- Pour boiling water over raisins. Let them soak 5-10 minutes or more. Strain in colander/strainer. Add enough flour to take away any residual moisture. This is by feel. I don't want wet raisins. Work them by hand till they feel relatively dry. Do this in the colander/strainer over the sink so that extra flour falls through.
Grate peel from one big CA lemon and one CA navel orange, Mix with 4 T sugar.
Measure out another 1T sugar, and set aside
4 cups bread flour (has higher gluten) I admit when I run out of bread flour I use all-purpose.
1 and 1/2 teaspon salt (don't skip this) - but remember that salt retards yeast growth - so I always put the salt far down in the machine or at least not near the yeast
1 egg yolk
1/2 stick (4 T) butter I use unsalted
Primero/ I put the dry stuff in the machine
Entonces/Then I put in the raisin mix in the machine
Entonces/Then I put in the orange peel mix in the machine
Entonces/Then I put in the wet stuff in the machine
Entonces/Then I add that last 1 T sugar to the machine
Entonces/Then I put about 2 and 1/4 teaspoons of GOOD FRESH YEAST in the little trap on the top of my machine . My yeast goes in a trap door on the top of the machine. OR If you add the yeast to your dry ingredients inside your machine instead, then I recommend making a nest in the flour and putting the 1T sugar and yeast together. Yeast likes sugar to grow
(2 1/4 is a typical package of yeast sold in grocery stores around here. (Also my machine won't hold more than that amount of yeast!) However, I buy large bags of yeast at Costco and keep it in a jar in the refrigerator. I always smell my yeast and if it doesn't smell yeasty, I get fresh yeast. Those Costco bags are so economical that even if you put half of it in the compost bin, it's still more cost effective than the packages - Watch the expiration dates on the packaged yeast too. If if doesn't smell like yeast. It won't do the job.)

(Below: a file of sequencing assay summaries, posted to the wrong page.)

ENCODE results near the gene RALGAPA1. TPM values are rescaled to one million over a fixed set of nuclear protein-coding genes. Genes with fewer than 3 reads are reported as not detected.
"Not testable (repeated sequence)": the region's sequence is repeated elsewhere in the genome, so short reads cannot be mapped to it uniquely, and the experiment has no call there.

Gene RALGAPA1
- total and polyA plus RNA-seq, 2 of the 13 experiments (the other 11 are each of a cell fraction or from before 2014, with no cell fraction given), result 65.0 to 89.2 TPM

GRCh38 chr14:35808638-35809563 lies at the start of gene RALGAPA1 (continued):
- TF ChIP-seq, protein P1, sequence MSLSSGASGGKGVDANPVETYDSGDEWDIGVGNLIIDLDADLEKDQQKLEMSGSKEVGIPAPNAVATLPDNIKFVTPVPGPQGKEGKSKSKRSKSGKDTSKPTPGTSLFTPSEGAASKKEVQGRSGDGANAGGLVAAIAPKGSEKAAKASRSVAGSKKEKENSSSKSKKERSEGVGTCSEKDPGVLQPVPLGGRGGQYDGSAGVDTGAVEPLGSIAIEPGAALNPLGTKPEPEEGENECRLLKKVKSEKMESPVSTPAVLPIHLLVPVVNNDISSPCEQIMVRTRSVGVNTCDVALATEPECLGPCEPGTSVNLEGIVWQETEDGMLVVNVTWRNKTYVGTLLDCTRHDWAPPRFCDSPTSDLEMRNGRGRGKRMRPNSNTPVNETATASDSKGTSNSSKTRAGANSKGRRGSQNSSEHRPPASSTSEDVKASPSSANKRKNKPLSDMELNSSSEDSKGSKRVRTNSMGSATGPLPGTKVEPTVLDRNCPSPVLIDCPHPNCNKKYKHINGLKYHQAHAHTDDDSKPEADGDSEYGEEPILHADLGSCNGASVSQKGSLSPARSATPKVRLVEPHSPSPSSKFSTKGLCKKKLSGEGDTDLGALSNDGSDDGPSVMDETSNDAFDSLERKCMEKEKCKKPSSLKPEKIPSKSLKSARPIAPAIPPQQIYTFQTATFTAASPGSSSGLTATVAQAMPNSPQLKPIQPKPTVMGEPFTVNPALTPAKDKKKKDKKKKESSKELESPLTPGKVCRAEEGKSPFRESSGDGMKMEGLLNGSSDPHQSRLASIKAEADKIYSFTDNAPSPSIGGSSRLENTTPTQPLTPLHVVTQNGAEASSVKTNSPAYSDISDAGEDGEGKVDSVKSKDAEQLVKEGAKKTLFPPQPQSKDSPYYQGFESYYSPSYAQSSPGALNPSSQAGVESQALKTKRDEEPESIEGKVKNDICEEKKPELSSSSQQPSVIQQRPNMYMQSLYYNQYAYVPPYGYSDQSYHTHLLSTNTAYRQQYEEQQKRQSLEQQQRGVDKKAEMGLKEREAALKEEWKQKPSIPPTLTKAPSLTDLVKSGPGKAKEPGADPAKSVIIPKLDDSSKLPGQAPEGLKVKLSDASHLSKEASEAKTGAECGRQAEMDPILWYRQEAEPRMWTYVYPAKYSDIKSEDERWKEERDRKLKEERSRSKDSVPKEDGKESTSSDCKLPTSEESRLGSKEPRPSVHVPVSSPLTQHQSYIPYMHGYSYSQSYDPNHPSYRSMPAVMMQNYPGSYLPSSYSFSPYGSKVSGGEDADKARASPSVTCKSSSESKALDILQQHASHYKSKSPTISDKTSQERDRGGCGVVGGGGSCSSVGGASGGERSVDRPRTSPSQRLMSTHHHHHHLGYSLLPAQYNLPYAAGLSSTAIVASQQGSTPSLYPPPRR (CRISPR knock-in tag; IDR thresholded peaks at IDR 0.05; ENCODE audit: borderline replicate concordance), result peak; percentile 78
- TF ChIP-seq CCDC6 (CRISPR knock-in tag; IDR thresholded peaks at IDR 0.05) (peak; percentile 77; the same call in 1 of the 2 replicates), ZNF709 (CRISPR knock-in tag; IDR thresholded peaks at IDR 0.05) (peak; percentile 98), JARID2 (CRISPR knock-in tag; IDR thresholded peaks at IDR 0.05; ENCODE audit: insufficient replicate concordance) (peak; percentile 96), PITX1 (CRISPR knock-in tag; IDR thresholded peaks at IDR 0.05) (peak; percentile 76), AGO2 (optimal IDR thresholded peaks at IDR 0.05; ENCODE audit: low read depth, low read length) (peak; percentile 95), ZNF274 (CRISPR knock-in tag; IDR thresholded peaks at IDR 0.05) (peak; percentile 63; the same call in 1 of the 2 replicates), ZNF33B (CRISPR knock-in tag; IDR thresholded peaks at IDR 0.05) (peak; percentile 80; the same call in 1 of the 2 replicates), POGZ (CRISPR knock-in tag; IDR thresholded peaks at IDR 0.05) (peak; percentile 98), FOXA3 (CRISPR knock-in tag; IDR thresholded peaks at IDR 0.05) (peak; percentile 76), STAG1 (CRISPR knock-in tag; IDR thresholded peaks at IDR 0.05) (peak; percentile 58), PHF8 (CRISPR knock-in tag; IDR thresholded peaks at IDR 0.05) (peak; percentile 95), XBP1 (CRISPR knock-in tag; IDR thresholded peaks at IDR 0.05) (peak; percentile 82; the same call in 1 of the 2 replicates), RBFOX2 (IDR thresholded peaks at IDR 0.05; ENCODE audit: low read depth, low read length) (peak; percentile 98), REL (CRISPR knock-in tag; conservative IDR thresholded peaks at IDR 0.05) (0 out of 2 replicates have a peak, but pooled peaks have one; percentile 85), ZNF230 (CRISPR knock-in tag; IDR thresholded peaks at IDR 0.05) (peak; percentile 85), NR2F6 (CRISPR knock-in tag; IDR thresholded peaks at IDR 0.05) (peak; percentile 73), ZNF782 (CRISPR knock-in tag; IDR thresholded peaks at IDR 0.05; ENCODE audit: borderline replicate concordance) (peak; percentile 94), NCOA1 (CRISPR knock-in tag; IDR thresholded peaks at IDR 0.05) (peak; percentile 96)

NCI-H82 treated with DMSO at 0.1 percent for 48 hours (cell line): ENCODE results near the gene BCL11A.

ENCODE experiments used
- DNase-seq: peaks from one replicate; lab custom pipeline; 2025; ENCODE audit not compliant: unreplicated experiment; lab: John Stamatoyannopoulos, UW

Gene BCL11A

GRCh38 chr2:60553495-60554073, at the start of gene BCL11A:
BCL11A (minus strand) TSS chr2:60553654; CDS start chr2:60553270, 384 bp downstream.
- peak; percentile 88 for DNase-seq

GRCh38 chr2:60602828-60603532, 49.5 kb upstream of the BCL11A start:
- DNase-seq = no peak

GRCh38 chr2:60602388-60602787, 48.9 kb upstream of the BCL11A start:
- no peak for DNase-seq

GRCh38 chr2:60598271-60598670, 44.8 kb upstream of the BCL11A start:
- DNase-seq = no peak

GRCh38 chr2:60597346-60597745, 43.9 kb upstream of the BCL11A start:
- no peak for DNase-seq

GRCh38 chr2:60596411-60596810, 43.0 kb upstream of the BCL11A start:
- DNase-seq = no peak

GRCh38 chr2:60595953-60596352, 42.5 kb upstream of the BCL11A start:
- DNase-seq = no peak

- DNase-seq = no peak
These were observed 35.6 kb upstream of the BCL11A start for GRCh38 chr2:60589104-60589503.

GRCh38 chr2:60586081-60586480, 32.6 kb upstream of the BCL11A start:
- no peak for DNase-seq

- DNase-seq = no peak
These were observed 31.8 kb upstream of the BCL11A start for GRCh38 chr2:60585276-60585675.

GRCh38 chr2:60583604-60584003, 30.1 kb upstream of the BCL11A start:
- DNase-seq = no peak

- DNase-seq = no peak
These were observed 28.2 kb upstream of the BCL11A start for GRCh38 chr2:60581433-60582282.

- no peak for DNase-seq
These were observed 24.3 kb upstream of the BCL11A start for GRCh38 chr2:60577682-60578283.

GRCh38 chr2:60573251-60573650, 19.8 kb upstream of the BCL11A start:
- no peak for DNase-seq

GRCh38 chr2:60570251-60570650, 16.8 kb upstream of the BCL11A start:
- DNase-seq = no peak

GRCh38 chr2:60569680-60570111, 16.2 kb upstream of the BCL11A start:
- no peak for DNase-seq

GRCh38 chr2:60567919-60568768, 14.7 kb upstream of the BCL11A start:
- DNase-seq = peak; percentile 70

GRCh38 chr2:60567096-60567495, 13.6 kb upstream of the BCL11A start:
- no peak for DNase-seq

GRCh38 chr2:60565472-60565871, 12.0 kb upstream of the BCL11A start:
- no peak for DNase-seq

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Because this is a high rising recipe - you need to make sure you don't just assume your dough cycle will stop on time. I messed up my old machine leaving dough in for too long. So set your machine to the dough cycle, but start checking around 1 hr 30 minutes and keep an eye on it to avoid the dough rising out of the canister and into your machine. I let my dough rise as high as it will go. You can stop sooner for denser bread. Same thing when you proof it. I think some bakers might think that I over rise my bread. I think it's a matter of taste and what you like.
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About 1 hr 30 minutes after I start the machine... I turn my oven onto 200 degrees and spray my muffin pans with cooking spray. The original recipe made 12 regular rolls. My version makes 15 very large rolls. I think you could get 20 (or more) out of this with no problem.
Once the dough cycle is done to my satisfaction (I run mine for 1:40 - 1 hr 50 minutes) then I take the dough out. Shape the rolls in the muffin pan. The dough is very sticky - because I use so much liquid I think. Watch out for the dough spilling into your oven if you overfill pan (I put a cookie sheet below in case of dough drips, because we like the bigger rolls)
I put the rolls in the 200 degree oven to proof for 20 minutes. You can go longer if you forgot to set your oven early, or if they just look like they need it.
Reset the oven to 350 degrees - It's OK that the rolls are in the oven as the temperature changes.
I last baked them at this temperature for 28 minutes. I checked them around 20 minutes, and simply stuck a good old fork in to test. Ovens vary. Pan thickness varies. Check them early, maybe eat a sample roll or whatever works to get the right bake on your rolls.
* * *These rolls don't need anything on them. But I'm sure cheese, peanut butter or butter would be good.